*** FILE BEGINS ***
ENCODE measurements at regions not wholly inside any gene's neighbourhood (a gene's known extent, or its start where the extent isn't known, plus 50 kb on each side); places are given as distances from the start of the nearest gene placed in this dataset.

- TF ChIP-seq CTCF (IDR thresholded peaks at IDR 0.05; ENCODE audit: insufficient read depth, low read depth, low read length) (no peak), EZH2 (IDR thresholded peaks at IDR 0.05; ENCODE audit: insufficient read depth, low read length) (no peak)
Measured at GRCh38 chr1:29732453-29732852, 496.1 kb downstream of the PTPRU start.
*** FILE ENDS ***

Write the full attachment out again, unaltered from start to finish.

ENCODE measurements at regions not wholly inside any gene's neighbourhood (a gene's known extent, or its start where the extent isn't known, plus 50 kb on each side); places are given as distances from the start of the nearest gene placed in this dataset.

- TF ChIP-seq CTCF (IDR thresholded peaks at IDR 0.05; ENCODE audit: insufficient read depth, low read depth, low read length) (no peak), EZH2 (IDR thresholded peaks at IDR 0.05; ENCODE audit: insufficient read depth, low read length) (no peak)
Measured at GRCh38 chr1:29732453-29732852, 496.1 kb downstream of the PTPRU start.